Stuff We Like :: 3.17.17

home|school|life’s Friday roundup of the best homeschool links, reads, tools, and other fun stuff has lots of ideas and resources.

Happy weekend!

around the web

If you have had a tough week, you need Friar Moustache.

And another story to make you feel better about the world: This college student is writing women back into the history of science, one Wikipedia entry at a time

Now this is an Instagram I could get behind.


at home/school/life

on the blog: Homeschool Madness is getting real, y’all! Round 3 starts this afternoon. Help us narrow the FINAL FOUR down to the FINAL TWO.

one year ago: The Music Gap that Filled Itself

two years ago: So What If All They Do Is Play Video Games?


reading list

OK, so I read a lot of books. I like a lot of books. But wow, The Hate U Give completely blew me away. It’s not an easy book to read—it’s about the shooting of a young black man by a police officer and the effect it has on a neighborhood and one girl in particular. But it is un-put-down-able. I passed this one on to my teenager immediately. I also bought another copy for my best friend.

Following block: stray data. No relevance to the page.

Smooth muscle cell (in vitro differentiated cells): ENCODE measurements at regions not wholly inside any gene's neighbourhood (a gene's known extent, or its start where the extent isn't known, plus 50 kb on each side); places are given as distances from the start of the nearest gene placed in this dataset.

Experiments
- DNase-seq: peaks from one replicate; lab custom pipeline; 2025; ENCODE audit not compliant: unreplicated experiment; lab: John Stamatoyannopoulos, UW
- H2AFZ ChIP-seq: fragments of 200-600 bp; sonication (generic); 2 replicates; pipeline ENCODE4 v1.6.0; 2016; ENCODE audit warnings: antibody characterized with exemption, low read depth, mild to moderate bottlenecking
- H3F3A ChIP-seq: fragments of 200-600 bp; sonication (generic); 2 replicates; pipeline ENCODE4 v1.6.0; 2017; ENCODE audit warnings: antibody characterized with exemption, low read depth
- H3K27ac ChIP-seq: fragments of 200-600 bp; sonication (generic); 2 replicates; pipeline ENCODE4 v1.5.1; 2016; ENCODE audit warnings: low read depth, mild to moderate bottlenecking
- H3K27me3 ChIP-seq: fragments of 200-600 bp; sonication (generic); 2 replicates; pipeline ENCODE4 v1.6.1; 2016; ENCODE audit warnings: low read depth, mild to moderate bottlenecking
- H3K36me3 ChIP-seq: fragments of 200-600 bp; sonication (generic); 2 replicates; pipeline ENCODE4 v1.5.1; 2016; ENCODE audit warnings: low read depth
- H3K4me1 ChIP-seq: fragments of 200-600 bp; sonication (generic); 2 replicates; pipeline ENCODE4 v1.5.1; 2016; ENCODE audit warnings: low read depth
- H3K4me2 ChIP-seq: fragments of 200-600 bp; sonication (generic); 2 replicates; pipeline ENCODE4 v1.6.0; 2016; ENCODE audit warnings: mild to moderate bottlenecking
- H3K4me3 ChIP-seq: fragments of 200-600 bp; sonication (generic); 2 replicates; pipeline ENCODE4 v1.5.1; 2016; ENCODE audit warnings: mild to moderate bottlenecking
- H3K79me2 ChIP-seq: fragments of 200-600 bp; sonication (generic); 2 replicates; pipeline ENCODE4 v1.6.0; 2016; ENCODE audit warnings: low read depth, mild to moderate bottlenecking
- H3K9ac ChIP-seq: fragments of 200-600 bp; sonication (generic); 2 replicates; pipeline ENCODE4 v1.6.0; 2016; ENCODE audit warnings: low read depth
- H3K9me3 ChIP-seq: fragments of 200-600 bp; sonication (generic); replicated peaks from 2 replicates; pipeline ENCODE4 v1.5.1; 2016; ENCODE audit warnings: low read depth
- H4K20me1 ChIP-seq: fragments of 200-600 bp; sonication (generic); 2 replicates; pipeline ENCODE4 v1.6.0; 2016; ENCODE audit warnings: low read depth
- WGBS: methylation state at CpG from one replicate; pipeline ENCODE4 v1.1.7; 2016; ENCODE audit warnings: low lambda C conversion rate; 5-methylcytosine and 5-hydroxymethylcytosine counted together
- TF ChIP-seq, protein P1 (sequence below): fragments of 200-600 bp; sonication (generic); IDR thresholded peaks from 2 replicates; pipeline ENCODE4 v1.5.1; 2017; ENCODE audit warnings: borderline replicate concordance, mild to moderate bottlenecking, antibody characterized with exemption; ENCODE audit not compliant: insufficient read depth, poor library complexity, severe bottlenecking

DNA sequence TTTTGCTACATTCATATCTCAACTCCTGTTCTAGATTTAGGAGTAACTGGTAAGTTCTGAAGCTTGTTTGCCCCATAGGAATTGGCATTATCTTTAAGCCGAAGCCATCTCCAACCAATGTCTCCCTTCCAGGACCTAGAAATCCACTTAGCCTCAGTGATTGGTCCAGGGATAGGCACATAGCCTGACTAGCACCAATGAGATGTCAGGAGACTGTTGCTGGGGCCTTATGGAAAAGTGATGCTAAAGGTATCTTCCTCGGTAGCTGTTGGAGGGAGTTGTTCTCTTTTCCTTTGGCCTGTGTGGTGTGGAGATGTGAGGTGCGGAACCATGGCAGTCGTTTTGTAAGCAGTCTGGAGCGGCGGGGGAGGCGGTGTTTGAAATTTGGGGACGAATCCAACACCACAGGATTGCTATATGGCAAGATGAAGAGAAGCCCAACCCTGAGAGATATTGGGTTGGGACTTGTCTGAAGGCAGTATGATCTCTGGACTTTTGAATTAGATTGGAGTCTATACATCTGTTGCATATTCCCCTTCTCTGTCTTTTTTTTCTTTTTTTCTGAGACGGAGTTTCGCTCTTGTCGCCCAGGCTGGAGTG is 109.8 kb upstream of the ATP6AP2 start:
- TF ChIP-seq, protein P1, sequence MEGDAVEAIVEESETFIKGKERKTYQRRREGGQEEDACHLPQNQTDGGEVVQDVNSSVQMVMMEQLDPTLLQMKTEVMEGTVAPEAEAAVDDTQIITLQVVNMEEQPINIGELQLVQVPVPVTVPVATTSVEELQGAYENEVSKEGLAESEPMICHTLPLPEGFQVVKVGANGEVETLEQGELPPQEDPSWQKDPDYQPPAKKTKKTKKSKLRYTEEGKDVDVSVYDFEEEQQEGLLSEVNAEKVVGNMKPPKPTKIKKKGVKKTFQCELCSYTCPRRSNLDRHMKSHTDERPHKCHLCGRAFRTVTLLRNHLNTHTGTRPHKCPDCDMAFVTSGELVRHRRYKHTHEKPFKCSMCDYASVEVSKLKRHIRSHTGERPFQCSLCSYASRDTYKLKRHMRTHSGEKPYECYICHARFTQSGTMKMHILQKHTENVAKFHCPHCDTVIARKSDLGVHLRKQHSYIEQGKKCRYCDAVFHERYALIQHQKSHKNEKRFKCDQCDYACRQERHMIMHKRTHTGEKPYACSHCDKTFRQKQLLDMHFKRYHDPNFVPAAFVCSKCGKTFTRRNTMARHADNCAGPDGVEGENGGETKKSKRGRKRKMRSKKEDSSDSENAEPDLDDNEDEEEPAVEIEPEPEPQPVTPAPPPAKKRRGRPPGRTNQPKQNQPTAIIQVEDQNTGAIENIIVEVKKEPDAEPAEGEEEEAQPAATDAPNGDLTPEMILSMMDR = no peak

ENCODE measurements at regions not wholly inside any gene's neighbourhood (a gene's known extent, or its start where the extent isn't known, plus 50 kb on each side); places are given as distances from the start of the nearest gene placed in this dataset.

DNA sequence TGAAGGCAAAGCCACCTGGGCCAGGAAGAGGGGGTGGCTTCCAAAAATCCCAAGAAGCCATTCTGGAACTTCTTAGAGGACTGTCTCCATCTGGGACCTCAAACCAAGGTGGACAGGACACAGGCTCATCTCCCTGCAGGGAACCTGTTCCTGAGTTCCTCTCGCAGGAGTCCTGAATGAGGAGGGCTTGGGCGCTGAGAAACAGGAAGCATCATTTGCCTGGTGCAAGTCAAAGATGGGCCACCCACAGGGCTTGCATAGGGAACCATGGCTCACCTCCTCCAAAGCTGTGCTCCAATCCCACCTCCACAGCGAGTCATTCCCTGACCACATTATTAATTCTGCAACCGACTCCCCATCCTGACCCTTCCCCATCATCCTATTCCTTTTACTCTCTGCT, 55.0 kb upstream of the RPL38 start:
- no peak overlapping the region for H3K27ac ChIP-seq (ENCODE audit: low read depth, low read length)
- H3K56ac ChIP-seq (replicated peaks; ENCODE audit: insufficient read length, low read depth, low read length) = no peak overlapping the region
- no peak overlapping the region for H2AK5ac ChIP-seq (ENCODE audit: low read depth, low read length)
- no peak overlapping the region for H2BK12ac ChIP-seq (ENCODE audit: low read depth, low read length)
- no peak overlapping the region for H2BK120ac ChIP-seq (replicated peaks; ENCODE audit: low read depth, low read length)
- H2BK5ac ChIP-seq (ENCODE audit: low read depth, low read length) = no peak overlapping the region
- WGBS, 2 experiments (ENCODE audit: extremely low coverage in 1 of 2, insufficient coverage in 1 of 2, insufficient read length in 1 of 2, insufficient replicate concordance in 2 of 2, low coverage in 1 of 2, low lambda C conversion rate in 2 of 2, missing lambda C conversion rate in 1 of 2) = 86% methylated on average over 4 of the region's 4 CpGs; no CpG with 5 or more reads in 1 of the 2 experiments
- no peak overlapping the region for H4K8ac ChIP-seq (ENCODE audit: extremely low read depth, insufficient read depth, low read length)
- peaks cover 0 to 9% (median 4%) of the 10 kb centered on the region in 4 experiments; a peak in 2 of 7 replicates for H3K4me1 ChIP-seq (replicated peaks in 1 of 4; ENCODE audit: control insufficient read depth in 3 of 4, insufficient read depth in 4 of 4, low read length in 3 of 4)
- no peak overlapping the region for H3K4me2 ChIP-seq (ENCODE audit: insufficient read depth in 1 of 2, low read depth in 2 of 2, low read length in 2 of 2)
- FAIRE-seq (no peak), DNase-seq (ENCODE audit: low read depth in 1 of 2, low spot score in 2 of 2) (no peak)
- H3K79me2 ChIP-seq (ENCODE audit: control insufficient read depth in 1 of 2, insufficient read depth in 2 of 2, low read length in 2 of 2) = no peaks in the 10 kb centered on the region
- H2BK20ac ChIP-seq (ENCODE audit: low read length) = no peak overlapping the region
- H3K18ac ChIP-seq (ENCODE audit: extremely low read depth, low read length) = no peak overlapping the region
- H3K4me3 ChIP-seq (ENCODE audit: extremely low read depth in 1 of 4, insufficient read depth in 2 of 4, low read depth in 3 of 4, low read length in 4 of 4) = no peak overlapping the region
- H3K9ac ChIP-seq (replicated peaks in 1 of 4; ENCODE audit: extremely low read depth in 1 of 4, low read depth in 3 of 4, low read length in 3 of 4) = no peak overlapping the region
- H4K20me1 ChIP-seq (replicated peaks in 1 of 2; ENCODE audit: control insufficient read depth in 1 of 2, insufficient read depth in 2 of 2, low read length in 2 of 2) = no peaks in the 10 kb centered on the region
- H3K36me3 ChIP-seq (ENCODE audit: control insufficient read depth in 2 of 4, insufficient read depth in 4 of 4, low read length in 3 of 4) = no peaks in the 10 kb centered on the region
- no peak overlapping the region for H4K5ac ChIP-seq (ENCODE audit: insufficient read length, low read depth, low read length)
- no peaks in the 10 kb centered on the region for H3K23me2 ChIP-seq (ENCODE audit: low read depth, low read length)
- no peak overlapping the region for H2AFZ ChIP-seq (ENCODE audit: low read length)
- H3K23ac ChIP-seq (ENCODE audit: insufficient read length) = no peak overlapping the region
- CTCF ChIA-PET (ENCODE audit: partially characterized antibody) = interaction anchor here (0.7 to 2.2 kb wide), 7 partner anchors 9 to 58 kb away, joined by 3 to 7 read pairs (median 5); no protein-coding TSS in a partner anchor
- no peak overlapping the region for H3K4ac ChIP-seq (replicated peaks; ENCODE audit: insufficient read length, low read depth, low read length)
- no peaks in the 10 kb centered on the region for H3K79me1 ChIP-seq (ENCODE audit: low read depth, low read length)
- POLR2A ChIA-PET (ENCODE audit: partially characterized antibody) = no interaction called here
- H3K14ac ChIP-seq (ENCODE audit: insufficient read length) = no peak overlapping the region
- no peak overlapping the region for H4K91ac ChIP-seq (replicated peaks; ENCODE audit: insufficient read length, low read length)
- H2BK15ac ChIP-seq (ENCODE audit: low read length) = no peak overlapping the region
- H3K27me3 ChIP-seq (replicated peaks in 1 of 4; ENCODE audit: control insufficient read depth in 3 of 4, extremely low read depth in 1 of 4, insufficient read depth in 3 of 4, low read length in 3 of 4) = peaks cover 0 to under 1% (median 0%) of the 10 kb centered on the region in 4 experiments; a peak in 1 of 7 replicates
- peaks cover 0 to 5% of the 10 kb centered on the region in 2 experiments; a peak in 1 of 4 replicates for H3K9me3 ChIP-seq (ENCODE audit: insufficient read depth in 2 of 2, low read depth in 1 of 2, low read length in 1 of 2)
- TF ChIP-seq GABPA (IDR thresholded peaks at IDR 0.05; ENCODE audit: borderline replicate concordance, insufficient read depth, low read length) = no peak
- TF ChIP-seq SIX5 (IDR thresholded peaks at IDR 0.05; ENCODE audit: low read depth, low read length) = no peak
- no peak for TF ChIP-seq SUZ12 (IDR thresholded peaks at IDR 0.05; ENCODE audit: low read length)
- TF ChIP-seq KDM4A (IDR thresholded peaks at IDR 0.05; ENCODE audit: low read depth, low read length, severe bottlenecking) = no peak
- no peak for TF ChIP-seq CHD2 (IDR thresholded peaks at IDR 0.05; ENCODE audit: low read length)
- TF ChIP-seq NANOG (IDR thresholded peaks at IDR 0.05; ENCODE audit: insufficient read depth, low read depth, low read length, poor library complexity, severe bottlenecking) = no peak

I doubt that anyone will be surprised that I couldn’t wait to get my hands on Word by Word: The Secret Life of Dictionaries. If you are similarly obsessed with similarly obsessive books about words, this one doesn’t disappoint. 

My son and I are reading Ottoline and the Purple Fox. I love Ottoline for many reasons (Mr. Munroe! Those illustrations! The postcards!), but maybe the biggest reason is that my son sometimes takes one of these books off the shelf and says, “Can we read this one again?”


in the kitchen

I finally had to replace my beloved hand-held can opener. (One can of chickpeas too many, I guess!) I don’t even know how old it was, but it was my grandmother’s before it was mine, and it had a long, proud life. I got a slightly updated version of the same one so I can keep making those endless pans of roasted chickpeas.